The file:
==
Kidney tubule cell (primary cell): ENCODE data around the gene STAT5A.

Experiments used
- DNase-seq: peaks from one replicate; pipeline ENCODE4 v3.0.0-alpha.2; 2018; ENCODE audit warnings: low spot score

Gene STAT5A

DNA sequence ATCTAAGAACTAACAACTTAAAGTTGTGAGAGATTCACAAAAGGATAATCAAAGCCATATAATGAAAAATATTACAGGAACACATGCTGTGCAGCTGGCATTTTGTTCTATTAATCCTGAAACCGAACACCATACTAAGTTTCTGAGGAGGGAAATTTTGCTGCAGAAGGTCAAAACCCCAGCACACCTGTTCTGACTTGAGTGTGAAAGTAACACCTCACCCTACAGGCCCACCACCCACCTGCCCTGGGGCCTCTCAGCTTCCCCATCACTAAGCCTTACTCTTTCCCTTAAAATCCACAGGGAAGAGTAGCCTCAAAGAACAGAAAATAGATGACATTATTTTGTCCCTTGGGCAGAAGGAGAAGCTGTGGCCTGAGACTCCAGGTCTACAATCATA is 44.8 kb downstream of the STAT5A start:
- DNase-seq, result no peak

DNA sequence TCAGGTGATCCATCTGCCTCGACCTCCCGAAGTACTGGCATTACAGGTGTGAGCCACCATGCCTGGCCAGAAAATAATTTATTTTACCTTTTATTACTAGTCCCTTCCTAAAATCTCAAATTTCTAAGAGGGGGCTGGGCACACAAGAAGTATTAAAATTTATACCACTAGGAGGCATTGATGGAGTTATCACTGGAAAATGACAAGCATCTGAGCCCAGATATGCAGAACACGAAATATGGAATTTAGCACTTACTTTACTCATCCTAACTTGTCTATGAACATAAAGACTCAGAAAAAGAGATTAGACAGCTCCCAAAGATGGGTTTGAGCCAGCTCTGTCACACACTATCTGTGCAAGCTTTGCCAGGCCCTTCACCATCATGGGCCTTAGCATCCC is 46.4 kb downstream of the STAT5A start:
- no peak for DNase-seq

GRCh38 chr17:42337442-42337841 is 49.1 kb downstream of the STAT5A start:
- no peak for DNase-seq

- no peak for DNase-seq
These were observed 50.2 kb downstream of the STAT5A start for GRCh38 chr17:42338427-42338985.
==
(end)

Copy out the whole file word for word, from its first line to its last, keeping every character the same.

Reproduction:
Kidney tubule cell (primary cell): ENCODE data around the gene STAT5A.

Experiments used
- DNase-seq: peaks from one replicate; pipeline ENCODE4 v3.0.0-alpha.2; 2018; ENCODE audit warnings: low spot score

Gene STAT5A

DNA sequence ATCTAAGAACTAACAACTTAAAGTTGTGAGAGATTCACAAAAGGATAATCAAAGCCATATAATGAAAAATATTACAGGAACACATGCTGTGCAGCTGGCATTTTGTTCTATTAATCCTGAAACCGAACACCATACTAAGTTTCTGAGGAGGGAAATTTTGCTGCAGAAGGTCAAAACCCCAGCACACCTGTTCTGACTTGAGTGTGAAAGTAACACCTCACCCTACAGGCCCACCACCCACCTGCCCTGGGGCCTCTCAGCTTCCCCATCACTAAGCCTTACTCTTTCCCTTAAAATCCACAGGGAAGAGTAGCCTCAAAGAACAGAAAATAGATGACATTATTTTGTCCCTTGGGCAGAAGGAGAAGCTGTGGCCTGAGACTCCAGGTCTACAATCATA is 44.8 kb downstream of the STAT5A start:
- DNase-seq, result no peak

DNA sequence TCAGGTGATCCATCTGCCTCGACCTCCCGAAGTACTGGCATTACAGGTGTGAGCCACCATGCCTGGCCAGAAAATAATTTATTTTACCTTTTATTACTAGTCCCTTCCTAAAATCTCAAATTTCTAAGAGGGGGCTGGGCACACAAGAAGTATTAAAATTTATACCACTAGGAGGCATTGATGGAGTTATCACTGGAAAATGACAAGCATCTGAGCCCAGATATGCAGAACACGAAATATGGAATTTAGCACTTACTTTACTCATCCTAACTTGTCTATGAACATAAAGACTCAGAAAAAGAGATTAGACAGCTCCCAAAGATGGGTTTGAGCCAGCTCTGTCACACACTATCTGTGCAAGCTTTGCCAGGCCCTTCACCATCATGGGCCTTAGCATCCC is 46.4 kb downstream of the STAT5A start:
- no peak for DNase-seq

GRCh38 chr17:42337442-42337841 is 49.1 kb downstream of the STAT5A start:
- no peak for DNase-seq

- no peak for DNase-seq
These were observed 50.2 kb downstream of the STAT5A start for GRCh38 chr17:42338427-42338985.